Performance of USB3 sticks is more than adequate and this might be a way to create a way to create a single stick that could run multiple operating systems from bootup without needing any host storage.
You can just write a filesystem to a USB device, or you can partition it and write to it like it was an HDD. So putting multiple operating systems on a USB stick has always been not just possible, but trivial; you do it just the same way as you do it on a HDD.
I made a go at rolling my own with Ubuntu, but because I trying to do it with an older version of VMware workstation running under Windows it seemed to hose up on the USB stick installation.
Get vmware player and the gparted CD ISO, and you will have all that you need to accomplish your goal. ;) Make sure to set the boot order before installing anything because it's much easier to get into the BIOS then. Can't you point VBox at a physical drive, though?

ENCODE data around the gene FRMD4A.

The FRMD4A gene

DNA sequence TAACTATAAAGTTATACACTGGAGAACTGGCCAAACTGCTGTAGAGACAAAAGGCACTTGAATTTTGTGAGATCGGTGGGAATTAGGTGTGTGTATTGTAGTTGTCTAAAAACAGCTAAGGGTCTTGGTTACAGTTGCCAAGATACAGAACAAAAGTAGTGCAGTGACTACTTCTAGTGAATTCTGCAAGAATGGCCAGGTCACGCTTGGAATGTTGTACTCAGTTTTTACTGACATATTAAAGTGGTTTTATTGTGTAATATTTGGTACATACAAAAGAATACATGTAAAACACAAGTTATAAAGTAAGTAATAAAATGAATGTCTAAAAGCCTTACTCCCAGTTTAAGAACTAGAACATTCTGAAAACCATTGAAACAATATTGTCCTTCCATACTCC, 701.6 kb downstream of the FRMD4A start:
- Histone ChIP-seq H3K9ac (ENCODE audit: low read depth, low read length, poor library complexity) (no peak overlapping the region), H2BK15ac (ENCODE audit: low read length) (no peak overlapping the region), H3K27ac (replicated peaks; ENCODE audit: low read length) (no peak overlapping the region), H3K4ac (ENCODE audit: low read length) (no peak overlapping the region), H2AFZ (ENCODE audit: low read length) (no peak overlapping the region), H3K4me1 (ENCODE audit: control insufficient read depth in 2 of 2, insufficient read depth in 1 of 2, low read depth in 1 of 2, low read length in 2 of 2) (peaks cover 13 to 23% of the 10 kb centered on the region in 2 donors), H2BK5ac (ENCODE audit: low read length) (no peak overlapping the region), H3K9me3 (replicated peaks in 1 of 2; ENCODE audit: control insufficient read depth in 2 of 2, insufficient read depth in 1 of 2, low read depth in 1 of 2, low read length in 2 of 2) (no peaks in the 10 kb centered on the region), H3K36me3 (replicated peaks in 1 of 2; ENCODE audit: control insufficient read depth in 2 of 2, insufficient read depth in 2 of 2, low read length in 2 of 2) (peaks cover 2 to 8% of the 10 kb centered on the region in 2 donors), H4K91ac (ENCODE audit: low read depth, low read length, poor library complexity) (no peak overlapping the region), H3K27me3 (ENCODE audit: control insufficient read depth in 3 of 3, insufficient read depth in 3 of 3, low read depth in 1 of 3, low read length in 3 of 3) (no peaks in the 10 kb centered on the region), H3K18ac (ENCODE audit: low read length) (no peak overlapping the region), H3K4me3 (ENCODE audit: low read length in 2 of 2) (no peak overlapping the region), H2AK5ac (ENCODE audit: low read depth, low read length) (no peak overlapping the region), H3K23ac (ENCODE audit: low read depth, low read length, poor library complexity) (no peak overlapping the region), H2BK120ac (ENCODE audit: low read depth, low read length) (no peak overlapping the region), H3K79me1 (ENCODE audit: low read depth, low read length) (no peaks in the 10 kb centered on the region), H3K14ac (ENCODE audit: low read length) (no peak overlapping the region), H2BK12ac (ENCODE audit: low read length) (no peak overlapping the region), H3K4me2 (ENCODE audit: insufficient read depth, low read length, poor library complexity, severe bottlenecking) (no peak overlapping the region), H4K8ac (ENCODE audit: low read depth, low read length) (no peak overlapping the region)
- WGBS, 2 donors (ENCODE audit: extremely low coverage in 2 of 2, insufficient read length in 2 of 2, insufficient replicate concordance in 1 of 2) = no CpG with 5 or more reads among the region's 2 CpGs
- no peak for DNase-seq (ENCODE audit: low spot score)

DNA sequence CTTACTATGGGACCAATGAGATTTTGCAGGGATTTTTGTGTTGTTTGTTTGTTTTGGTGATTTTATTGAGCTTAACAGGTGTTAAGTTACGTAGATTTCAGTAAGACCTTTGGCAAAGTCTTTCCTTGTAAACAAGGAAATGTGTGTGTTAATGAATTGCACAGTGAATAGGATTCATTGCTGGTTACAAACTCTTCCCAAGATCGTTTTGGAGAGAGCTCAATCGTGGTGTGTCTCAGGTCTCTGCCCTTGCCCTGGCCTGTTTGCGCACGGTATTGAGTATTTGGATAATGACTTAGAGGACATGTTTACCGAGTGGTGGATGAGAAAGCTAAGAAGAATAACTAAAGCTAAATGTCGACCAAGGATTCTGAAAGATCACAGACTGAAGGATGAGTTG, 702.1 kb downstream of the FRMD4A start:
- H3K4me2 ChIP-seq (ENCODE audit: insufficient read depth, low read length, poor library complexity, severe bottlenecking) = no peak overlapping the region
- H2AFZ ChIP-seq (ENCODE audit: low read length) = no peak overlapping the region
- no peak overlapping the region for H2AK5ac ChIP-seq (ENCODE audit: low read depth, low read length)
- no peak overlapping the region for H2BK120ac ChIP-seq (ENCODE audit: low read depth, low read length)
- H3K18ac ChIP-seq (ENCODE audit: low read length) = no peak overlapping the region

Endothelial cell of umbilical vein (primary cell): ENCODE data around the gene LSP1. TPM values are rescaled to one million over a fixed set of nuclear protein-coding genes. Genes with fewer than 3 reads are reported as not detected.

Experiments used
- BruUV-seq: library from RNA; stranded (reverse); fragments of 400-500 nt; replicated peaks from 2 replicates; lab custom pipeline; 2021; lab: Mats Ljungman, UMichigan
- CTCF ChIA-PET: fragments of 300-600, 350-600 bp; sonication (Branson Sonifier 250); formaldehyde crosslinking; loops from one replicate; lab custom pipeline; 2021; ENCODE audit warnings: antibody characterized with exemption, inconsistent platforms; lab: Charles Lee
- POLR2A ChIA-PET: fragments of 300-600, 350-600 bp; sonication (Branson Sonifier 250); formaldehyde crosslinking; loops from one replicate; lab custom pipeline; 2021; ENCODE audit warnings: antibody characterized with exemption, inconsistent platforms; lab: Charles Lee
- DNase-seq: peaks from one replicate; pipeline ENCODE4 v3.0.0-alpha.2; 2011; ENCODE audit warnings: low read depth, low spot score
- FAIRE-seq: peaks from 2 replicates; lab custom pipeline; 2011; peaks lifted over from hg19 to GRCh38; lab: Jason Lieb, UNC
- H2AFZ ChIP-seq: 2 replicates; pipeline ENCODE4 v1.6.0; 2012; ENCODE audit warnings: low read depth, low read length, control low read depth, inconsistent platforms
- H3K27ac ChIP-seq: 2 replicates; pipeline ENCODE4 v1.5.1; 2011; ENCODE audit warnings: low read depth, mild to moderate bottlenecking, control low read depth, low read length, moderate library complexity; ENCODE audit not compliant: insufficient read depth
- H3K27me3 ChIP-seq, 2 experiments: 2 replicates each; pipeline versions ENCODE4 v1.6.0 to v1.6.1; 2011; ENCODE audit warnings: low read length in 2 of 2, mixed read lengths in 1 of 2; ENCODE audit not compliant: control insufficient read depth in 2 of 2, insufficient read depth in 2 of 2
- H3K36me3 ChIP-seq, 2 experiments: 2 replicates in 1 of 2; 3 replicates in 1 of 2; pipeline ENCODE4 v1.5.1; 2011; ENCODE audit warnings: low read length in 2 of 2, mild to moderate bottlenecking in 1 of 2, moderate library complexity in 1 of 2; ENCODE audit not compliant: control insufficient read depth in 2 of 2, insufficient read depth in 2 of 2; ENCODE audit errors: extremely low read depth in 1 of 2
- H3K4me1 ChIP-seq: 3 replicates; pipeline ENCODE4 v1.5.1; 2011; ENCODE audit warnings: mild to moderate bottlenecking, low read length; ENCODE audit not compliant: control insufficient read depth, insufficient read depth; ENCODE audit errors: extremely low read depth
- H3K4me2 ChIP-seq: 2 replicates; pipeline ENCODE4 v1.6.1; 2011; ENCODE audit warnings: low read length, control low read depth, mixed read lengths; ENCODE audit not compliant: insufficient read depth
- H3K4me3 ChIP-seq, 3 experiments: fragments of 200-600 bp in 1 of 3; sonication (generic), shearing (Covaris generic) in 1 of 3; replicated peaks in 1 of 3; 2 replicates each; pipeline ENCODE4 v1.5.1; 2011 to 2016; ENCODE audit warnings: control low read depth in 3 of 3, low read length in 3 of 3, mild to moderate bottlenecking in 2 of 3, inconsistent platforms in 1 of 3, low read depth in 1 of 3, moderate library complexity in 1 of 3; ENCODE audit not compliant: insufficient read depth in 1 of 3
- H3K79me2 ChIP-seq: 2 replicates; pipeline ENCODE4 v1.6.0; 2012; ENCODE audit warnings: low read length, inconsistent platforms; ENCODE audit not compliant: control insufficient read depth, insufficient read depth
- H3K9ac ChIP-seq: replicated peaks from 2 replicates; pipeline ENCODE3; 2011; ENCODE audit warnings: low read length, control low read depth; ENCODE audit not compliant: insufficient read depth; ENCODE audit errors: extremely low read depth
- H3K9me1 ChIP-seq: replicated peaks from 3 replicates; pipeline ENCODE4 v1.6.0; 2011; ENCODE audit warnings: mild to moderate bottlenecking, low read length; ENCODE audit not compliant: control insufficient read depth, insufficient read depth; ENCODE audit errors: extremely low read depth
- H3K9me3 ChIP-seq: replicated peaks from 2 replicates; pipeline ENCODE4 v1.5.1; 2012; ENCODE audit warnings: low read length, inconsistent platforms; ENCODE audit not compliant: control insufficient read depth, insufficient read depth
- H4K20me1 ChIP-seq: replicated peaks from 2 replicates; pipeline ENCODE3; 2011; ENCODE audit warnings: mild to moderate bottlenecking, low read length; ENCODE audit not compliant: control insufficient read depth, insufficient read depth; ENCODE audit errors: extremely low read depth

There might be too many gotchas in terms of hardware drivers for the host Linux environment, but it seemed like a sweet solution if would work.
Once you manage getting both nvidia and ati drivers installed at the same time, the rest is child's play.
If you've got a fat USB stick, I advocate installing some lightweight edition of Ubuntu to do the job you're trying to do, perhaps lubuntu. I've never tried pointing vmware at a partition, only at an actual raw device. That worked well as long as I made it an IDE device. This is on an Ubuntu host and using a SATA HDD, and later an SSD. If I told it that the disk was SCSI or SATA then Windows 7 got confused. Telling it that the virtual disk was IDE and pointing it at my SATA disk worked great.
The question I have, though, is why not just use vmware player? It costs the same as virtualbox. Last time I checked, it was vastly superior. It doesn't involve Oracle. Seems better all around.